by David Poppe
Updated 1 years ago
But wireless technology may be the wave of the future in Latin American telecommunications. Some multinational companies already are using satellite technology to improve long-distance service to the U.S. Meanwhile, a wireless phone technology known as PCS, or Personal Communications Services, is emerging. Similar to cellular but less expensive, PCS technology may enable Latin American companies to build national wireless telephone networks more efficiently than fiber optic cable networks.
For U.S. companies, Latin America looks promising. According to Ulysses S. Knotts III, a management consultant with KPMG Peat Marwick in Fort Lauderdale, the domestic telecommunications industry in the U.S. is entering a phase of rapid price decreases and technological advances, similar to the computer industry. "It's going to be a classic product maturity case. All the products will become commodities," he says, adding that cellular companies may cut prices when PCS systems are built, making it harder for PCS operators to take customers from the cellular industry in the U.S.
In Latin America, however, PCS won't be just a low-priced alternative for people who want to carry phones in their cars; in some places, it may be the only efficient phone system available.
For business, the implications are profound. In addition to improving its international phone connections through satellite technology, a company in a Latin nation might employ PCS or cellular technology to improve its communications within the nation, thus creating a totally wireless phone system for itself. "A whole series of technologies are going to come into play," Knotts says.
Florida companies are poised to capitalize on the market. One is Miami-based TeleLink International Corp., which offers a wireless financial transaction system for bank ATM machines, credit card authorization machines and even lottery systems, through a subsidiary called WinComm.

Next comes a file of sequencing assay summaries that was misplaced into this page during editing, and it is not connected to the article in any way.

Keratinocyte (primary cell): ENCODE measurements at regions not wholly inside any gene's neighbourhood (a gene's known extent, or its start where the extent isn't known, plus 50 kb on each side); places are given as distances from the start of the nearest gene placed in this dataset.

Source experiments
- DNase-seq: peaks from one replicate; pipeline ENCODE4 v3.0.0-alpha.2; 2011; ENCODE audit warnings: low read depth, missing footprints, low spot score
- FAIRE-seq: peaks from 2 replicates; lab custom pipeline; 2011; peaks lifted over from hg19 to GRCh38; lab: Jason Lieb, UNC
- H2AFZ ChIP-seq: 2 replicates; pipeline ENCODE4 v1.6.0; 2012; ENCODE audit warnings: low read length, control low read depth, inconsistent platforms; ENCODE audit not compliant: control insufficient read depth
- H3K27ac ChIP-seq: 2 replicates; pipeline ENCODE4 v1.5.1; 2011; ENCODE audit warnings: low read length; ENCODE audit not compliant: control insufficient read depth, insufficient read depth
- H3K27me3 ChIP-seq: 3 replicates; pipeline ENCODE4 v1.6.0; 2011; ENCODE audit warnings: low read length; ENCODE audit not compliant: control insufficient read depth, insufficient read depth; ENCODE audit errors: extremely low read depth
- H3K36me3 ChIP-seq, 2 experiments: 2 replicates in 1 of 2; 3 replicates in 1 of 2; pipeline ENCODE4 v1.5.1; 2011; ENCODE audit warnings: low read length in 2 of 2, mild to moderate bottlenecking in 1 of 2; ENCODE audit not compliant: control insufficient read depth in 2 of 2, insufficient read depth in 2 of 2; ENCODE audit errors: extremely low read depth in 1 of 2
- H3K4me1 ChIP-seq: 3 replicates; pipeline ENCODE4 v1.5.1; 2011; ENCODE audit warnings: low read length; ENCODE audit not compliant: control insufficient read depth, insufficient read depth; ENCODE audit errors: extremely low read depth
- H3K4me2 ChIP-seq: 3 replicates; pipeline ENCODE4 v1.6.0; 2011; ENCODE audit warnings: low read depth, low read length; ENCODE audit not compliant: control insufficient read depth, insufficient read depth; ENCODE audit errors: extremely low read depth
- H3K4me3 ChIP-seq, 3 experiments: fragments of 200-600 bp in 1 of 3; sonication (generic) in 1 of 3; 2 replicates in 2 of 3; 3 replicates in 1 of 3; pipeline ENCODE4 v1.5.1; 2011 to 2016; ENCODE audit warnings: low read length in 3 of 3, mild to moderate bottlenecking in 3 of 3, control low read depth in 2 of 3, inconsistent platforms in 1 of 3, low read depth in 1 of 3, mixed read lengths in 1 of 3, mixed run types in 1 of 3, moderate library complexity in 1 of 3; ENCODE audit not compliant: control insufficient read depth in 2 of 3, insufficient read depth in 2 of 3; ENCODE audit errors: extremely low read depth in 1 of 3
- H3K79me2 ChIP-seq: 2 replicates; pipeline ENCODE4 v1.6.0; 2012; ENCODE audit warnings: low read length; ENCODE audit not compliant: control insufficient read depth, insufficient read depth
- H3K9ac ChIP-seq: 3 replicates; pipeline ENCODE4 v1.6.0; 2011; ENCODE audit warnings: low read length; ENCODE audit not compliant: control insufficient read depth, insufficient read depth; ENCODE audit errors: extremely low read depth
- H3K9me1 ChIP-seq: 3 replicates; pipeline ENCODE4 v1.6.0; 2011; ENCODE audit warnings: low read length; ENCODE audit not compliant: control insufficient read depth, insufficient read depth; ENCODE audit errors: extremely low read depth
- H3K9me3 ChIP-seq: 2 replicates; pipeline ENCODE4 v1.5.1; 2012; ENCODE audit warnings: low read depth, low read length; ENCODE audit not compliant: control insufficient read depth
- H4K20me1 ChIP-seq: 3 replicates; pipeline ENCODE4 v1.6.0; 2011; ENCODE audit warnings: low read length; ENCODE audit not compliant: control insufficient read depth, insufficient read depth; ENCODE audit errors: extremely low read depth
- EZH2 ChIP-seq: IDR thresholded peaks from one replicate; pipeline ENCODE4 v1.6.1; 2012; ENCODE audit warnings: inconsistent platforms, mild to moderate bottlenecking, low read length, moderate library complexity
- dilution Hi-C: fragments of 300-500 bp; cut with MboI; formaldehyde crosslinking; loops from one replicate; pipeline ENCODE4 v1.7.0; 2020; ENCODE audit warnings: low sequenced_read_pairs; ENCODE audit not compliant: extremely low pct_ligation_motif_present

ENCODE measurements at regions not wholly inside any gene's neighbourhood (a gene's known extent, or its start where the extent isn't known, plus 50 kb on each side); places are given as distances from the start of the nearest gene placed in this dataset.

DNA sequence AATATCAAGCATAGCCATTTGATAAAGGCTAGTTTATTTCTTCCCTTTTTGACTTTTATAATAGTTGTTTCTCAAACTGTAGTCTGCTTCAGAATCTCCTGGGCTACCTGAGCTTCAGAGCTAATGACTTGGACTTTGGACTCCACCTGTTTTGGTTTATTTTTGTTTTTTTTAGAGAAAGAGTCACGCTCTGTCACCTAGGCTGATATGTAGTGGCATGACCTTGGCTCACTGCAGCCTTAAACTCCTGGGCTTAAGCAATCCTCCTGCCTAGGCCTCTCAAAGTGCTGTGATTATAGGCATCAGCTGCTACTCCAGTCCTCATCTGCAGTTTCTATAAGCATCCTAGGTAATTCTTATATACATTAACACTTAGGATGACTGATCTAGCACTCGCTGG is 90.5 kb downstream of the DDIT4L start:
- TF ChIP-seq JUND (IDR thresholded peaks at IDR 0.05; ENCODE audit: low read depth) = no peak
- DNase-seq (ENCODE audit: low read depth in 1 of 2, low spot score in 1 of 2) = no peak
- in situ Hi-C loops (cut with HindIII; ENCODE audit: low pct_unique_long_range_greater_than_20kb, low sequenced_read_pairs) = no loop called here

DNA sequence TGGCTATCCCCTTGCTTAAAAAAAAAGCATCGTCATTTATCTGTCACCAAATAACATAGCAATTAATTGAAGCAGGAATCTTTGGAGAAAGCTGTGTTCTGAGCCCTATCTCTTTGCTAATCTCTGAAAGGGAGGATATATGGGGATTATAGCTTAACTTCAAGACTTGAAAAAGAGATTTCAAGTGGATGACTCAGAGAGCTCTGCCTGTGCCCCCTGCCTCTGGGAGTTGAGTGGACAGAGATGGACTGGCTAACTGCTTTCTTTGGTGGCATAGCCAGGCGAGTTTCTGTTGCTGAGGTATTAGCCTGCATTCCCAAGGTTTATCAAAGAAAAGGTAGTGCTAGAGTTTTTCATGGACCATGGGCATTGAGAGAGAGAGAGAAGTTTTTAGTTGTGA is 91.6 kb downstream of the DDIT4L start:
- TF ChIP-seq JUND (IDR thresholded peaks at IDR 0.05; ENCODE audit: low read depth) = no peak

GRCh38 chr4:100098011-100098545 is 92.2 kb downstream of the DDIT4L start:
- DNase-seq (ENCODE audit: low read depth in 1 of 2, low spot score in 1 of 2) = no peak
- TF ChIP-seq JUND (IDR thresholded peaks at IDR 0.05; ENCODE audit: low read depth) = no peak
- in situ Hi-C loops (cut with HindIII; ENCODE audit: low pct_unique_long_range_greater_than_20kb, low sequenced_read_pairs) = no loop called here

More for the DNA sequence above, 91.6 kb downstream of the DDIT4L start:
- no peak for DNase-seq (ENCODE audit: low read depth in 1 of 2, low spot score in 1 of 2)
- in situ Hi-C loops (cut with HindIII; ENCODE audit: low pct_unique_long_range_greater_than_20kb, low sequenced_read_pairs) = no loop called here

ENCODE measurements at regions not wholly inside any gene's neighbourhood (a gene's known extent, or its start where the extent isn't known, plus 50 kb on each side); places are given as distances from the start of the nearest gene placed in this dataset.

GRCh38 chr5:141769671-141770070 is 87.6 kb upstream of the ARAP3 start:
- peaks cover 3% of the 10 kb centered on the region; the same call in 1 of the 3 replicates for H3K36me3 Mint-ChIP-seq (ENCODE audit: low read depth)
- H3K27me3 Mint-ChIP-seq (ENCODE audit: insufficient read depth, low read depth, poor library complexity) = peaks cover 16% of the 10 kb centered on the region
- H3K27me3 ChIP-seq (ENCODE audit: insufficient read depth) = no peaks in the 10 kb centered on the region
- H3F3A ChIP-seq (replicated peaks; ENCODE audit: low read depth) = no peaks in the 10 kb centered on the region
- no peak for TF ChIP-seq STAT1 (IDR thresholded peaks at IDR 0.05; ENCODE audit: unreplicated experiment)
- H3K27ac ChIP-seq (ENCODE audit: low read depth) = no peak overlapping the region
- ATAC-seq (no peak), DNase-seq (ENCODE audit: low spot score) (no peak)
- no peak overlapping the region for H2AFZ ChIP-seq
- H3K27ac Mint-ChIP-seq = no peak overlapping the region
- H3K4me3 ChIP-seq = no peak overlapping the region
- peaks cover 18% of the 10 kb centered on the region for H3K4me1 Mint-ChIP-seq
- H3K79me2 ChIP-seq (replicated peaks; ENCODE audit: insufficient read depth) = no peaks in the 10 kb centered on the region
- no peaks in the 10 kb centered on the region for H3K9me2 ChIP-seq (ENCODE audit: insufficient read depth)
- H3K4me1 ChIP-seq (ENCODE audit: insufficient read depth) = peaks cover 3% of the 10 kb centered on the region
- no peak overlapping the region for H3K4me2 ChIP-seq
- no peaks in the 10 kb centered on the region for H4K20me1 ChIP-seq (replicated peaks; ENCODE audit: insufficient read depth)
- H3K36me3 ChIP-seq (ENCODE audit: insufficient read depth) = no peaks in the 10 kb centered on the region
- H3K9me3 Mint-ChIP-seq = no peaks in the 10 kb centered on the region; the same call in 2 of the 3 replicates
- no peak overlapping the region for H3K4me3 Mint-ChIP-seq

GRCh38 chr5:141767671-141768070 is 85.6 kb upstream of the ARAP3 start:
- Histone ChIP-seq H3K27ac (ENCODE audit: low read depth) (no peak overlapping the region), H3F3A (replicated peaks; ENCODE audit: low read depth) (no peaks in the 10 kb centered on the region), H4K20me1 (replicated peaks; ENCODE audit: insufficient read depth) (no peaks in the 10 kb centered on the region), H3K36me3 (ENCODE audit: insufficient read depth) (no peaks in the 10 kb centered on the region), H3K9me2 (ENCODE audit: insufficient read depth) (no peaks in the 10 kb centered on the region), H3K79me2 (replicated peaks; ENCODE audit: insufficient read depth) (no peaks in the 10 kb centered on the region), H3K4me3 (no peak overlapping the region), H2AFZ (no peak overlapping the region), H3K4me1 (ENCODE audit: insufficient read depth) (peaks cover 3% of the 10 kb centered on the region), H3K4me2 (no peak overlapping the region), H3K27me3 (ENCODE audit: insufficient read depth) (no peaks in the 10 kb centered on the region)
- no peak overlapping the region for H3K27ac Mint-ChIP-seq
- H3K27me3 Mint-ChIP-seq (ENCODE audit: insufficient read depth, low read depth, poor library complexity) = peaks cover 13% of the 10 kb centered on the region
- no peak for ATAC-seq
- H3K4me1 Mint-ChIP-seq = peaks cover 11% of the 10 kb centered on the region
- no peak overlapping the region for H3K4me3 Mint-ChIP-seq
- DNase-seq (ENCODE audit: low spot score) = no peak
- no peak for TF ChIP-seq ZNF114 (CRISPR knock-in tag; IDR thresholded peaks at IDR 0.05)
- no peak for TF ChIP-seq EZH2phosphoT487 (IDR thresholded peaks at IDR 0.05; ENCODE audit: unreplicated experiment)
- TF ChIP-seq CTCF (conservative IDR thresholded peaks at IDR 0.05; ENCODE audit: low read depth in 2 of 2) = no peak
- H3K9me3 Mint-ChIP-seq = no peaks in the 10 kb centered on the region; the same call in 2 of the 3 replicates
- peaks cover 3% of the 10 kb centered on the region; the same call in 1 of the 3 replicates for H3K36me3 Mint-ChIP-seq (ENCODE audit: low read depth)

Most banks lease land-based telephone lines for their ATM machines; transactions are phoned into a central processing system. The WinComm wireless system claims to be faster, as secure and cheaper than land lines. Evert Anderson, a TeleLink executive vice-president who spent 12 years in Latin America and other foreign markets as an AT&T executive, says a bank typically pays $300 to $400 per month for phone lines for each ATM, while WinComm can offer a wireless alternative for $99 per month.
WinComm has licenses for 204 U.S. markets out of the 240 overseen by the Federal Communications Commission. Now, WinComm is eying Latin America, where land-based phone lines generally are too unreliable to handle the data processing required by an ATM. Anderson says WinComm can lease space on an existing radio tower, encrypt all data traveling over its frequency and have a secure system in place for Latin banks to open ATMs. Though WinComm has focused on the U.S. market so far, it hopes that foreign customers will account for half its revenues within two years.
"In Latin America this is not just a better technology; it is a new technology," Anderson says. "We would provide a variety of financial services where previously there were none available."
Another company poised to grow in Latin America is Americatel Corp., a Miami-based company that is 80% owned by Entel Chile, the largest long-distance carrier in Chile. Americatel last year opened its $12 million Miami facilities. The company sells long-distance service between the U.S. and nine Latin countries using satellite technology, bypassing often-unreliable Latin phone lines. For a U.S. company with multiple locations in, say, Brazil, Americatel can connect the central location to the U.S., via satellite, and to outlying offices via 2.4 meter antennas.
Patricio Northland, co-founder and director of Americatel, says technological advances will speed economic progress in Latin America and that a continuing commitment to deregulation will put more phones, both wired and wireless, into people's hands.
"I think that technology plays a certain role," he says, "but the thing that's [driving] events in the region is deregulation and privatization." In Chile, for example, competition between eight long-distance carriers means it costs just 50 cents a minute for long-distance service to the U.S., compared to as much as $3 per minute in Brazil.
Luis J. Lauredo, director of Miami law firm Greenberg Traurig's international consulting group, says that years ago, prior to privatization, securing a telephone line in Argentina was so difficult that divorcing couples squabbled over who kept the phone. On a trip in April, he noticed advertisements by two phone companies promising a telephone line within three weeks of the order date.
Northland says most Latin countries will have fully deregulated telephone industries by 1998, after which he predicts "a major revolution" in telecommunications and economic progress. "I think definitely there will be dramatic changes, radical changes in a couple of years," he says.